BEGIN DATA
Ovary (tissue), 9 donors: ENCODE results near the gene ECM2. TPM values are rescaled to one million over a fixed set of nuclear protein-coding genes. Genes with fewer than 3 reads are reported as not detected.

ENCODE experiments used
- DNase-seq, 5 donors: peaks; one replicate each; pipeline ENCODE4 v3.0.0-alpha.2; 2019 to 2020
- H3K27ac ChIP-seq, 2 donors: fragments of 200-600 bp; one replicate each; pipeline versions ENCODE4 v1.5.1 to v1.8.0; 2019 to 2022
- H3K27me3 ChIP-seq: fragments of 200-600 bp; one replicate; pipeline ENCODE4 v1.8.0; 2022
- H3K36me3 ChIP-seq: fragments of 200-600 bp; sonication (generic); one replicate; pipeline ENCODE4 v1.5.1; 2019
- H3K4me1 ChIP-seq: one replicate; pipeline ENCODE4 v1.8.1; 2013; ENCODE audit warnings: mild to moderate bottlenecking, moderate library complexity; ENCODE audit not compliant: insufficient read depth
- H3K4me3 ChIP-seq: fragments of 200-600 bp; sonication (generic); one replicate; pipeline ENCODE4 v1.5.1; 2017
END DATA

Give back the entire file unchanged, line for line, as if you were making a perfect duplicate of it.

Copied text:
Ovary (tissue), 9 donors: ENCODE results near the gene ECM2. TPM values are rescaled to one million over a fixed set of nuclear protein-coding genes. Genes with fewer than 3 reads are reported as not detected.

ENCODE experiments used
- DNase-seq, 5 donors: peaks; one replicate each; pipeline ENCODE4 v3.0.0-alpha.2; 2019 to 2020
- H3K27ac ChIP-seq, 2 donors: fragments of 200-600 bp; one replicate each; pipeline versions ENCODE4 v1.5.1 to v1.8.0; 2019 to 2022
- H3K27me3 ChIP-seq: fragments of 200-600 bp; one replicate; pipeline ENCODE4 v1.8.0; 2022
- H3K36me3 ChIP-seq: fragments of 200-600 bp; sonication (generic); one replicate; pipeline ENCODE4 v1.5.1; 2019
- H3K4me1 ChIP-seq: one replicate; pipeline ENCODE4 v1.8.1; 2013; ENCODE audit warnings: mild to moderate bottlenecking, moderate library complexity; ENCODE audit not compliant: insufficient read depth
- H3K4me3 ChIP-seq: fragments of 200-600 bp; sonication (generic); one replicate; pipeline ENCODE4 v1.5.1; 2017